Institutional members access full text with Ovid®

Share this article on:

Hypertelorism Correction: What Happens with Growth? Evaluation of a Series of 95 Surgical Cases

Marchac, Daniel M.D.; Sati, Shawkat M.D.; Renier, Dominique M.D.; Deschamps-Braly, Jordan M.D.; Marchac, Alexandre M.D.

Plastic & Reconstructive Surgery: March 2012 - Volume 129 - Issue 3 - p 713–727
doi: 10.1097/PRS.0b013e3182402db1
Pediatric/Craniofacial: Original Articles
Discussion
Expert

Background: This report documents the authors' experience with 95 hypertelorism corrections performed since 1971. The authors note their findings regarding outcomes, preferred age at surgery, technique, and stability of results with growth.

Methods: Patients were classified into three groups: midline clefts (with or without nasal anomalies, Tessier 0 to 14); paramedian clefts (symmetric or asymmetric with or without nasal anomalies); and hypertelorism with craniosynostosis. The authors developed a hypertelorism index to measure longitudinal orbital position.

Results: A total of 70 box osteotomies were performed. Twelve of 95 patients had a bipartition. Six of 95 patients underwent a unilateral orbital box displacement or a three-wall mobilization, and seven of 95 had a medial wall osteotomy. Eighty patients were graded 1 to 4 using the Whitaker scale. Fifty-nine of 80 patients received a grade of 1, 15 patients received a grade of 2, five patients received a grade of three, four patients initially scored a 4, and three patients underwent reoperation and were rescored as 1. The authors developed a hypertelorism index to rate 28 patients with long-term follow-up. None showed deterioration of results over the long term. The complication rate was 4 percent.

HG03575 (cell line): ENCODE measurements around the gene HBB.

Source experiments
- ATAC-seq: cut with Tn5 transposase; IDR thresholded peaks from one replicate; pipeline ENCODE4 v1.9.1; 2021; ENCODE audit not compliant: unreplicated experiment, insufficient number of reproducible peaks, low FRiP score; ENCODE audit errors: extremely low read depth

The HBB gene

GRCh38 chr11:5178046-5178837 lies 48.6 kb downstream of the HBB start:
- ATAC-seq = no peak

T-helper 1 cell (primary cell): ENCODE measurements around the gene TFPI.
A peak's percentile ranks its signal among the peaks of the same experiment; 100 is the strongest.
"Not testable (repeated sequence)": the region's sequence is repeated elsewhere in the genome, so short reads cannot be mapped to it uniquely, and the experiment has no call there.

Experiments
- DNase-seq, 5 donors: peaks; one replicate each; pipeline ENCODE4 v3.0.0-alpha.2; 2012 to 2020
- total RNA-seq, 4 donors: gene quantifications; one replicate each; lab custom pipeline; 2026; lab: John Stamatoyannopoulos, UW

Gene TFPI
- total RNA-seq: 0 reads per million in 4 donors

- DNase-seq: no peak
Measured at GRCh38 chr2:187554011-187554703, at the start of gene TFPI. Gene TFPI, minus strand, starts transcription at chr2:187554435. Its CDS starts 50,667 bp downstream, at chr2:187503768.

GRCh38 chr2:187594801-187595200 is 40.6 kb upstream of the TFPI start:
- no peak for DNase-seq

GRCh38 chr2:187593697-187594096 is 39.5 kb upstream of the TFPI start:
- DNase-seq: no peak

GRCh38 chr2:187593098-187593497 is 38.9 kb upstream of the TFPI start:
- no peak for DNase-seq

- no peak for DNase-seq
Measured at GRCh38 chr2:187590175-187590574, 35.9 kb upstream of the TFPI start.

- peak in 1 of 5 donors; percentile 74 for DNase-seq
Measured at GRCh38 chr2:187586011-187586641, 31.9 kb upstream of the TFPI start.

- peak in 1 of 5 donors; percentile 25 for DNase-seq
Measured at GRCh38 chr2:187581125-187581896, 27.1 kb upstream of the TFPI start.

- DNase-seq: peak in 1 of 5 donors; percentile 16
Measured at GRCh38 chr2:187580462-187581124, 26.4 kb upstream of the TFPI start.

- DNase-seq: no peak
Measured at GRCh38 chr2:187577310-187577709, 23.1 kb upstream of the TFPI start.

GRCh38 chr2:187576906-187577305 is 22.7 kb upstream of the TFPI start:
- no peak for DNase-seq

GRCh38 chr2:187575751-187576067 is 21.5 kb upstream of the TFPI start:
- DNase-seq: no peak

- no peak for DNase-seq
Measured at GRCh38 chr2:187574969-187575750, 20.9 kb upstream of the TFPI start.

Conclusion: The most interesting finding was that an initially good result in terms of orbital correction, whatever the severity, remains good with time, and facial balance improves after completion of growth.

CLINICAL QUESTION/LEVEL OF EVIDENCE: Therapeutic, IV.

Paris, France; and Amman, Jordan

From the Craniofacial Unit, Hôpital Necker Enfants Malades, Surgical Office.

Received for publication May 10, 2011; accepted September 21, 2011.

Disclosure: The authors have no financial interest to declare in relation to the content of this article.

Daniel Marchac, M.D.; Plastic Surgery Office, 130 Rue de la Pompe, 75116 Paris, France, danielmarchac@hotmail.com

©2012American Society of Plastic Surgeons